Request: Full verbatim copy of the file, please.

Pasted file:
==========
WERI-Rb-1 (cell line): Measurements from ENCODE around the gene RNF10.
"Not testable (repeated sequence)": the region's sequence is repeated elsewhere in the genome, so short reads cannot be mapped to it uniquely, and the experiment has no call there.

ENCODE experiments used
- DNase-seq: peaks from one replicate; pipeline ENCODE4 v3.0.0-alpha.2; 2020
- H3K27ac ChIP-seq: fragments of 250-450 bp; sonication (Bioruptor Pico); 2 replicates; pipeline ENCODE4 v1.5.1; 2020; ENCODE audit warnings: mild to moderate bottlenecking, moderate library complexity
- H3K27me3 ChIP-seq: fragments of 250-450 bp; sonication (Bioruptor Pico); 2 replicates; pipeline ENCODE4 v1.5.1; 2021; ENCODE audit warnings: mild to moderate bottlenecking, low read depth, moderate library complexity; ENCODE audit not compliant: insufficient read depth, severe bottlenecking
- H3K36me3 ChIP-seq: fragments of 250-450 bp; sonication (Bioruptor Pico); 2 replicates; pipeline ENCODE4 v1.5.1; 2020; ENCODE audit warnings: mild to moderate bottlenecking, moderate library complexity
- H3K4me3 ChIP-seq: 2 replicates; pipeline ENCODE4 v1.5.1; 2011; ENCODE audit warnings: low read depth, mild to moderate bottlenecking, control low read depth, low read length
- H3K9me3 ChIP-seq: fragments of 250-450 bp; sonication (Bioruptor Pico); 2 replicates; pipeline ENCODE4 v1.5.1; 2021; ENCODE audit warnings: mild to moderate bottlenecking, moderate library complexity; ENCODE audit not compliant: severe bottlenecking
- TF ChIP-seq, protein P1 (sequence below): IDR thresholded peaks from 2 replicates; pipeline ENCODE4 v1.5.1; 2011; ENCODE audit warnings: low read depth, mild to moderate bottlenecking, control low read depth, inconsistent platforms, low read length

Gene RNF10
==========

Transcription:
WERI-Rb-1 (cell line): Measurements from ENCODE around the gene RNF10.
"Not testable (repeated sequence)": the region's sequence is repeated elsewhere in the genome, so short reads cannot be mapped to it uniquely, and the experiment has no call there.

ENCODE experiments used
- DNase-seq: peaks from one replicate; pipeline ENCODE4 v3.0.0-alpha.2; 2020
- H3K27ac ChIP-seq: fragments of 250-450 bp; sonication (Bioruptor Pico); 2 replicates; pipeline ENCODE4 v1.5.1; 2020; ENCODE audit warnings: mild to moderate bottlenecking, moderate library complexity
- H3K27me3 ChIP-seq: fragments of 250-450 bp; sonication (Bioruptor Pico); 2 replicates; pipeline ENCODE4 v1.5.1; 2021; ENCODE audit warnings: mild to moderate bottlenecking, low read depth, moderate library complexity; ENCODE audit not compliant: insufficient read depth, severe bottlenecking
- H3K36me3 ChIP-seq: fragments of 250-450 bp; sonication (Bioruptor Pico); 2 replicates; pipeline ENCODE4 v1.5.1; 2020; ENCODE audit warnings: mild to moderate bottlenecking, moderate library complexity
- H3K4me3 ChIP-seq: 2 replicates; pipeline ENCODE4 v1.5.1; 2011; ENCODE audit warnings: low read depth, mild to moderate bottlenecking, control low read depth, low read length
- H3K9me3 ChIP-seq: fragments of 250-450 bp; sonication (Bioruptor Pico); 2 replicates; pipeline ENCODE4 v1.5.1; 2021; ENCODE audit warnings: mild to moderate bottlenecking, moderate library complexity; ENCODE audit not compliant: severe bottlenecking
- TF ChIP-seq, protein P1 (sequence below): IDR thresholded peaks from 2 replicates; pipeline ENCODE4 v1.5.1; 2011; ENCODE audit warnings: low read depth, mild to moderate bottlenecking, control low read depth, inconsistent platforms, low read length

Gene RNF10